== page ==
15 days ago
    • Gumpus61's Avatar
      Gumpus61

      Well.......I am a man, I am a caregiver, My wife has had cancer for 5 years. I have struggled with the sacrifice of having lost my wife and partner to be replaced by a Cancer patient and all that means.
      Patients don't understand because they have no choice but to be a patient, Caregivers have to choose every day to be a caregiver and make the personal sacrifices required. I have and will stay the course. But.....I will not judge those who do not, it is a special XXX if you let it become one. Cancer sucks especially badly for those who pay the price without having actually gotten the disease. If you want to have some idea of what it's like to be a long term caregiver to someone with an incurable Cancer read any one of my many blogs here.

      15 days ago
    • LiveWithCancer's Avatar
      LiveWithCancer

      I am the cancer patient but I am also the caregiver. I haven't required much care except during the first few months after diagnosis. There were a few days out of every three weeks where my husband really stepped up to the plate for me and handled the tasks I normally do.

      But, several years ago, he had to have quadruple bypass surgery. He has since required FAR more care than I ever have. He does little for himself. I do what I have to do to take care of him, no matter what that means. I don't care what he is going to require down the road. When I married him, I accepted him "for better and for worse" and "in sickness and in health."

      15 days ago
    • cheryncp's Avatar
      cheryncp

      No but my heart breaks for anyone that has to go through cancer and a spouse walking out, that is just too much.

      15 days ago
    • wmsavs' Avatar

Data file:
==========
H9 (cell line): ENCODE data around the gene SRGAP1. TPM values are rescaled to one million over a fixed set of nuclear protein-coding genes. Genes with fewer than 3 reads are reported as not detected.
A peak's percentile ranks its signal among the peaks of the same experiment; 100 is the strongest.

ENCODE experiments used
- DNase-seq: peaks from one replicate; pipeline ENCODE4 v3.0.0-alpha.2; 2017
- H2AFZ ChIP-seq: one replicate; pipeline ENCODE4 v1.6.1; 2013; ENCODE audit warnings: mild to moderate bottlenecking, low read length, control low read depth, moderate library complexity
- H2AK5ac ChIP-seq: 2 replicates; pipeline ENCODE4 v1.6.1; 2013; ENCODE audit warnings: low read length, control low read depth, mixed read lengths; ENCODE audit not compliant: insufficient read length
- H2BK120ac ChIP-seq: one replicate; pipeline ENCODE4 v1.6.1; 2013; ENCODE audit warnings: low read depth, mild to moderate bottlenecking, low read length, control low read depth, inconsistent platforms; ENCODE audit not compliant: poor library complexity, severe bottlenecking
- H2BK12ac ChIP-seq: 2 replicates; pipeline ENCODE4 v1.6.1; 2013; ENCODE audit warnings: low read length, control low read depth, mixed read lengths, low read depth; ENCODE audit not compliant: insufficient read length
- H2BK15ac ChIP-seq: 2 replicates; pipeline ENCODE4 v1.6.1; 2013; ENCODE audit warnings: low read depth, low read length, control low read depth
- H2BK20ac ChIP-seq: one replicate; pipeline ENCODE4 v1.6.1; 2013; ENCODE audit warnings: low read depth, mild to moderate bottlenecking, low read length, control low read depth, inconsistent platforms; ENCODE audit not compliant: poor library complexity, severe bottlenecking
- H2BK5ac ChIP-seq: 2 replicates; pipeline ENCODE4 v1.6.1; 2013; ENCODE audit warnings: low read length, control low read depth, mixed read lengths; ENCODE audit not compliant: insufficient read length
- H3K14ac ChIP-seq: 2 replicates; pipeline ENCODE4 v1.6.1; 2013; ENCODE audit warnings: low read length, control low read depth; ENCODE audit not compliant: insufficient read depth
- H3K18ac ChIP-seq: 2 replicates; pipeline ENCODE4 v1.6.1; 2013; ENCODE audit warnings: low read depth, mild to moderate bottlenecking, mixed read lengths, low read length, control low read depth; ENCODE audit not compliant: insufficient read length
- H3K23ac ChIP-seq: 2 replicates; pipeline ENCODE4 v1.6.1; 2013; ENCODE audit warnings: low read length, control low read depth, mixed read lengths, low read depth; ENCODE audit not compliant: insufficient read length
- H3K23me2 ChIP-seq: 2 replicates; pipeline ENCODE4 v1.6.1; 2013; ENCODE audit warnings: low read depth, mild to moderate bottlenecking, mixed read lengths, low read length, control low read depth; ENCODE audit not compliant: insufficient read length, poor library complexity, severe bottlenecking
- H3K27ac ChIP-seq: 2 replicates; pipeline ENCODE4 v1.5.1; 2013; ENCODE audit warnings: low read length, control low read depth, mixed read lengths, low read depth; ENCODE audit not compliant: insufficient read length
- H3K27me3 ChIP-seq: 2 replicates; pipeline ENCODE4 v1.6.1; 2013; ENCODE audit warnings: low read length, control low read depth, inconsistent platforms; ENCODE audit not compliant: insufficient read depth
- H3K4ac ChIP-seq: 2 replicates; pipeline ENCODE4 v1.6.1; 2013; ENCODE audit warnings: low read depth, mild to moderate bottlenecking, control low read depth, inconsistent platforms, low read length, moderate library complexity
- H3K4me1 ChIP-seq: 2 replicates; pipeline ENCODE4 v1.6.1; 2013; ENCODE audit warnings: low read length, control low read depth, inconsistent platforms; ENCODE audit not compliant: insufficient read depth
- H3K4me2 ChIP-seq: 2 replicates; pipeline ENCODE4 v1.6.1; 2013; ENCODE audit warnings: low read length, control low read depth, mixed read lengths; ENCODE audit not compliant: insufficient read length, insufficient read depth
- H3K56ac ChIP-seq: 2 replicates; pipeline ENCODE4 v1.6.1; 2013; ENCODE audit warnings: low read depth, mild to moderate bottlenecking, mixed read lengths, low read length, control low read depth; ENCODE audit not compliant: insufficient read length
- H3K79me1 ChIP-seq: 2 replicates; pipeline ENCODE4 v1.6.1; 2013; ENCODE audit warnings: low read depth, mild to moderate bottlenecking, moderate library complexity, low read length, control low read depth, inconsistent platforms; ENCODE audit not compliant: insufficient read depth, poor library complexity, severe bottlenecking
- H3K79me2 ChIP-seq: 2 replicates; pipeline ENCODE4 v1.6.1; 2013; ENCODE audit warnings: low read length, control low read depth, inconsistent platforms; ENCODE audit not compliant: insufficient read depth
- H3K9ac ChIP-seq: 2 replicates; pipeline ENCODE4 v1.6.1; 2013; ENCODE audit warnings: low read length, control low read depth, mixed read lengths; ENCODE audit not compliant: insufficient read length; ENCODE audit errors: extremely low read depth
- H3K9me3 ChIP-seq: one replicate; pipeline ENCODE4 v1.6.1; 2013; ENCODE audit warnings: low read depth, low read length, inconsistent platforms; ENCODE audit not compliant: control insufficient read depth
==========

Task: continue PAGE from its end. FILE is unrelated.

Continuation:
wmsavs

      We don't know any spouse or partners who have exited mentally or physically. It is also irritating when other family and/or friends leave during a treatment for cancer. I cannot personally leave, although it can be stressful and both caretakers and patients should have an outlet for this stress.

      I used to think it was or is a measurement of love whether a significant other stayed or departed, but have found both through observation and reliable media coverage on the subject, some cannot not psychologically or mentally tolerate a cancer episode. This is readily evident by the worldwide stigma attached to cancer and love for the patient still remains. The flight person would rather have great memories of the patient then see the patient, the loved one, deteriorate.

      Yes, @LiveWithCancer, our wedding vows encompass the phrase "for better or worse" and "in sickness or health", it is agreed that the flight person did not fully adhere with that general term, but love really is not the yardstick for measuring an individual's tolerance with cancer and its impact on the person. It does take a really special person to be a caretaker as we all well know you are both a caretaker and a patient. Not everyone can fulfill that role.

      14 days ago